Dr. Gaurav Ghatawat
Chest Physician


Allergy is a hypersensitivity disorder in which the body’s immune system reacts to normally harmless substances in the environment. These substances which trigger an allergic reaction in the body are called allergens. Allergy can be caused by anything such as egg, wheat, peanuts, milk, drugs, house dust mites, unhygienic places, cold, rain and even dust. Food allergies are reactions towards certain food components. The most common allergens in foods are proteins. When the allergic reaction is due to a drug, it is said to be a drug allergy. They are most commonly seen with antibiotics followed by anti-tumour drugs.

Allergens cause an immune system response in the person’s body leading to symptoms such as sneezing, skin rash, hives, and itching of the skin or eyes, swelling of face or tongue, running nose, hoarseness of voice, cough, etc. Allergies can play a major role in conditions such as asthma. Drug allergy may cause swelling or tightening of the airways, dizziness or light headedness, rapid pulse, or even loss of consciousness. An anaphylactic attack or anaphylaxis is a severe type of allergic reaction which can often be sudden and cause severe symptoms like choking, organ failure and even death.

Depending on the type of allergy, diagnostic tests may include skin tests, blood tests, oral challenge test, drug provocation test, etc. Self-medication for allergy should be avoided. Allergy can be of many types and each one of them need separate medication to be cured. Special diets are the most commonly used treatment for food allergies. But, certain medications and supplements are also used to deal with food allergy symptoms. Adverse reaction to any drug must be notified to the doctor immediately. Epinephrine (adrenaline) injection is used to handle medical emergencies due to complications. An anaphylactic attack is a medical emergency.

Also Read


A person could be allergic to one or several allergens. There are different forms of allergies depending on the type of allergen triggering the response. Here are the most common forms of allergies that people suffer from.

1. Food allergy: Your immune system could trigger a response to proteins present in specific foods you consume. Allergies to nuts, egg, wheat, milk and chickpeas are more common, contributing to 90% of food allergies found in India.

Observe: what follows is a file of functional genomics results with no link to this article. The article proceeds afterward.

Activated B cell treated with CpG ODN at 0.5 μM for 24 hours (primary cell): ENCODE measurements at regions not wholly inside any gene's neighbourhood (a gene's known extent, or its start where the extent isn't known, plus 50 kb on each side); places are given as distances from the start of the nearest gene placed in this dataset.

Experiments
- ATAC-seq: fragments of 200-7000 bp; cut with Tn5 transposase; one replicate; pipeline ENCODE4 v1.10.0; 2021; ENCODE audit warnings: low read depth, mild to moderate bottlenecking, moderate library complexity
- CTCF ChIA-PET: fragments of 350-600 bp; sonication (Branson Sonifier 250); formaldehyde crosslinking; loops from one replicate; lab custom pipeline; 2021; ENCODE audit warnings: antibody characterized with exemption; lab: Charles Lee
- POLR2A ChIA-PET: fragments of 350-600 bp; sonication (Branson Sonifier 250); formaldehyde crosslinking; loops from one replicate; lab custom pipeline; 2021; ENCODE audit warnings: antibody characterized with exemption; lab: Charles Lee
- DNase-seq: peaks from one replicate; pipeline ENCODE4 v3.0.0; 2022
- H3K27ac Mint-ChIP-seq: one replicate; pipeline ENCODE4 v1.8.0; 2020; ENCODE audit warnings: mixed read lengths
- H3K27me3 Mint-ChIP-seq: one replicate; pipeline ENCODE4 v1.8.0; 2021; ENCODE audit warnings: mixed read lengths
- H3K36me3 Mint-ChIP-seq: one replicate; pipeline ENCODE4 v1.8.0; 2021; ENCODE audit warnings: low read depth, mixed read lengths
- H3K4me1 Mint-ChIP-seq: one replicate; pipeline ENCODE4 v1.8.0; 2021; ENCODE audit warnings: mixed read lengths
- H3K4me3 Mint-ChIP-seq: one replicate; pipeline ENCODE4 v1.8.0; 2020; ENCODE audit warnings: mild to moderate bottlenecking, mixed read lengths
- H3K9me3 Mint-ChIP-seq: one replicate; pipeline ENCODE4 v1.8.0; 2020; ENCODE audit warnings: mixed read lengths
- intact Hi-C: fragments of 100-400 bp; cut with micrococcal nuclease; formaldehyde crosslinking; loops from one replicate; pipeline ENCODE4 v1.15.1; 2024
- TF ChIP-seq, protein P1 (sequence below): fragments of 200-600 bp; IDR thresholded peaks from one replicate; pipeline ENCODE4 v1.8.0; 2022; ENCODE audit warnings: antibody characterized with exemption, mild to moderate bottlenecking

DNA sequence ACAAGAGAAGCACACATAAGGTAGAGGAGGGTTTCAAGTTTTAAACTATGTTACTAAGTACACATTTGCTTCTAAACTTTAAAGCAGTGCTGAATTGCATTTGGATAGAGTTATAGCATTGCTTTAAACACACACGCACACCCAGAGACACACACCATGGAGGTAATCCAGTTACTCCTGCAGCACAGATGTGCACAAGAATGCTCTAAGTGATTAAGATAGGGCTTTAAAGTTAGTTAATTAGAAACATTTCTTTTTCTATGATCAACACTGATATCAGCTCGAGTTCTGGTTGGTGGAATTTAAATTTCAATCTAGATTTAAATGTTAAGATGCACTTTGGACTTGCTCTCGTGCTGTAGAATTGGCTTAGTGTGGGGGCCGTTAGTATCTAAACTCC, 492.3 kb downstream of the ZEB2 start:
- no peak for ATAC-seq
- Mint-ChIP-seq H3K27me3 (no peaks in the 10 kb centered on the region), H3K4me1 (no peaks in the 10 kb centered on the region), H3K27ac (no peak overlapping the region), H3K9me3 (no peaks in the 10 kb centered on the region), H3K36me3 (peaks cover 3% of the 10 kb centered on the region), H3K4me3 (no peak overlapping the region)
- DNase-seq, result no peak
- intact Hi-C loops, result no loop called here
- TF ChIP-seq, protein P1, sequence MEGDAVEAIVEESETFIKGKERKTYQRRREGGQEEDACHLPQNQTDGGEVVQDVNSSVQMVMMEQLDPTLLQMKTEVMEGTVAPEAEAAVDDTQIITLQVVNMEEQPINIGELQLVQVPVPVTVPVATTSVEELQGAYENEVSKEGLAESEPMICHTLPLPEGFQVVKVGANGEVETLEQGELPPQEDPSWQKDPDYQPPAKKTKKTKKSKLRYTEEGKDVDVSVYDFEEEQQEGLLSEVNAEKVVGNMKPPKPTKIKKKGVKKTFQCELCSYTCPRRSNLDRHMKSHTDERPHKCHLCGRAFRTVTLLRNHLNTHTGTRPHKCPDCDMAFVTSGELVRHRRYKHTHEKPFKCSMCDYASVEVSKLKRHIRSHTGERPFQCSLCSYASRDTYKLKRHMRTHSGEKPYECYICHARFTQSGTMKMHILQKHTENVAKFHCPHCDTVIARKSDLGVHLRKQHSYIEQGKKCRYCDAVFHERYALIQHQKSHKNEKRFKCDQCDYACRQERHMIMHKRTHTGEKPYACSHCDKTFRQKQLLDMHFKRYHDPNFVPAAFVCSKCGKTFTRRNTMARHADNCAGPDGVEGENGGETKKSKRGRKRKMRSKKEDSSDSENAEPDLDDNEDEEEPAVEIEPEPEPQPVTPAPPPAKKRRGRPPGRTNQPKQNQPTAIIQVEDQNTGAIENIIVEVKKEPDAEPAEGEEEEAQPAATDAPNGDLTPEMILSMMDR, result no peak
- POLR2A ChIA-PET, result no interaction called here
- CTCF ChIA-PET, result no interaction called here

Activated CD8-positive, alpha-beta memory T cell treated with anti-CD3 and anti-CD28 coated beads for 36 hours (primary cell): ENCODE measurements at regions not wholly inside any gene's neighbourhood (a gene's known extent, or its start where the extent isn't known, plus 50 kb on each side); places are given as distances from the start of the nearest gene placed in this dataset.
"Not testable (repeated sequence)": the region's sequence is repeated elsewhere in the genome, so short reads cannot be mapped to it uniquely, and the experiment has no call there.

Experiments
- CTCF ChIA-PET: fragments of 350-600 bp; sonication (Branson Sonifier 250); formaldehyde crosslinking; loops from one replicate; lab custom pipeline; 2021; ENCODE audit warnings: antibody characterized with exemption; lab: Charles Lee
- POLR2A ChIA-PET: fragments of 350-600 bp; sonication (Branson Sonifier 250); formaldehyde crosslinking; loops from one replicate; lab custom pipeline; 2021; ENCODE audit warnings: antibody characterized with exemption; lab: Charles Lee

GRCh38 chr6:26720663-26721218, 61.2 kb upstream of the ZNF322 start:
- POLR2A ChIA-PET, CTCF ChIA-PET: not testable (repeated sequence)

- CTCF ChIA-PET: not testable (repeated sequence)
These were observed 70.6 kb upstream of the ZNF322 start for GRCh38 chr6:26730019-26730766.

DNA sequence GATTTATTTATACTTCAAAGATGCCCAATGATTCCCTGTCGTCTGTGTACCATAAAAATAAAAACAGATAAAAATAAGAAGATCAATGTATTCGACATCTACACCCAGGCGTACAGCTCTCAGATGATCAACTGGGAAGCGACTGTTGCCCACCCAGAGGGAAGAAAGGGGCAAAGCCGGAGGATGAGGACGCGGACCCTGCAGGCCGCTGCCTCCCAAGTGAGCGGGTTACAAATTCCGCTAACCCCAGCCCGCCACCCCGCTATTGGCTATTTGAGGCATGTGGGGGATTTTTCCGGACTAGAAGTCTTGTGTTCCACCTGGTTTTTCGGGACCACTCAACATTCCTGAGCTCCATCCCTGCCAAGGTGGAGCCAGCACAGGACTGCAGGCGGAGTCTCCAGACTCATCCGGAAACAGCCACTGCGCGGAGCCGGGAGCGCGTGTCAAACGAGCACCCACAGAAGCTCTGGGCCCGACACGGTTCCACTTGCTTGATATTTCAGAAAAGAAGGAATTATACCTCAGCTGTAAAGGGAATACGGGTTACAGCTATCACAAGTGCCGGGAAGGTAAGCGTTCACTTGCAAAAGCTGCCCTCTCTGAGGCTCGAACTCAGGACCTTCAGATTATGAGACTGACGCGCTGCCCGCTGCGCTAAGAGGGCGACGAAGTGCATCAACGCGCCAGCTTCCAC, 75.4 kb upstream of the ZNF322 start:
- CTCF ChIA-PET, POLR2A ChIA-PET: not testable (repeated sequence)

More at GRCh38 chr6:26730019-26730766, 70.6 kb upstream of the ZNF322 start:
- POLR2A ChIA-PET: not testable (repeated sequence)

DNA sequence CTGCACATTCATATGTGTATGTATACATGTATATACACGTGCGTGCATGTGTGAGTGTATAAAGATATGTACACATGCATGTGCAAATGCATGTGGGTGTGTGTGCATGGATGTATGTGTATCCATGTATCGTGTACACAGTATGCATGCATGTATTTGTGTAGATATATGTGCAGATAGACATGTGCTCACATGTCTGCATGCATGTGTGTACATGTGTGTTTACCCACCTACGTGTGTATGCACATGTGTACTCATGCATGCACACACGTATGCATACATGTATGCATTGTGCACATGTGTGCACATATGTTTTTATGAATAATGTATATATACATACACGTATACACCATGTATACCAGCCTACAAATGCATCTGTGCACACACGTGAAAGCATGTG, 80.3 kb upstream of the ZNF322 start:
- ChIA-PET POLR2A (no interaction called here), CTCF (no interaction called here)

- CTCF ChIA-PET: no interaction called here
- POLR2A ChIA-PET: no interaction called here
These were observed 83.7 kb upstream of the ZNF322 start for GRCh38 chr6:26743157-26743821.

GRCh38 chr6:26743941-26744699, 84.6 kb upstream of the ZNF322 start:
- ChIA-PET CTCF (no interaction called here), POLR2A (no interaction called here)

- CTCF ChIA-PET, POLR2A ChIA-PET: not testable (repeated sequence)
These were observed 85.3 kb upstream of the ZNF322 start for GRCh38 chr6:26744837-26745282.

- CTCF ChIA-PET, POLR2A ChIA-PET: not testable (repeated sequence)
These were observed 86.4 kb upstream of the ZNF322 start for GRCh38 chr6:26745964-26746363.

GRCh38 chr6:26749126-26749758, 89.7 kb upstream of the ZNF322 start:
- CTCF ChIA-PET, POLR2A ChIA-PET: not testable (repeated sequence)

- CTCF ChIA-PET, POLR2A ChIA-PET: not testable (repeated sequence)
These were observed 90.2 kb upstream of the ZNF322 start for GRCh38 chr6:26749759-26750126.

2. Dust allergy: Dust particles can enter your nasal passage and cause blocked nose, cough, sneezing and irritation in the throat.

3. Seasonal allergy: Many people complain about allergic symptoms with a change in climate and season. 

4. Pet allergy: You could develop an allergic reaction to skin flakes, dander or saliva of your pet. Moreover, the fur of animals attracts dust and pollen that can worsen allergy symptoms.

5. Drug allergy: Your system could evoke an immune response to either the drug or the chemical generated inside the body by the drug. This type of allergy could be severe and may be fatal

6. Cosmetic allergy: Chemicals used in cosmetics can trigger an immune response causing allergic skin reaction and swelling.


Symptoms of allergies are triggered depending on the part of the system the allergen targets.

  • Dust, seasonal and pet allergy can cause congestion, runny nose, swollen eyes, watery eyes, throat irritation and blocked nose.

  • Food allergy can cause mouth and throat irritation, swelling of the mouth, indigestion, vomiting, nausea, stomach cramps, bloating and diarrhea. Some food allergens can also trigger respiratory symptoms like wheezing, runny nose, sneezing and coughing.

  • Drug allergy can cause itchy skin, redness, swelling, wheezing and skin rash

  • Cosmetic allergy can cause redness, swelling and flaking of skin. It can cause itching and skin rashes.

Certain allergies can become severe. If you develop any of the following symptoms, you should see a doctor immediately.

  • Difficulty in breathing or extreme shortness of breath

  • Tightness in the chest, congestion or chest pain

  • If eczema progresses to thickening and swelling of skin

  • Hives or itchy swelling on the skin

  • Anaphylaxis or a life-threatening allergic reaction

Causes And Risk Factors


Allergies are often genetic and are in the family. The body believes that an allergen, which is generally harmless to most people, is harmful and reacting to it as if it was a foreign body or germ. The body produces antibodies (IgE antibodies) in response to these allergens. These IgE are released during the first encounter with the allergen. The antibodies remain attached to the different cells in the body; when the body comes in contact with the allergen again, these cells release histamine, a chemical that is responsible for allergic symptoms. 


Risk Factors

Although an allergy may run in the family, if any person may be allergic depends on different factors such as environmental factors like air pollution and cigarette smoke. 

In sensitive people, the following can be risk factors for developing allergies:

  • Perfume

  • Stress

  • Smoke

  • Hormones


  • To prevent an allergic reaction, avoid the allergen as much as you can. You can do this in the following manner:

    • For a food allergy, you should read the list of ingredients in the food package and ask the server in the restaurant for the list of ingredients in the dish. 

    • For allergies to bee stings, you should avoid wearing any perfumes or bright clothes and avoid gardening or mowing the lawn such that you do not attract insects.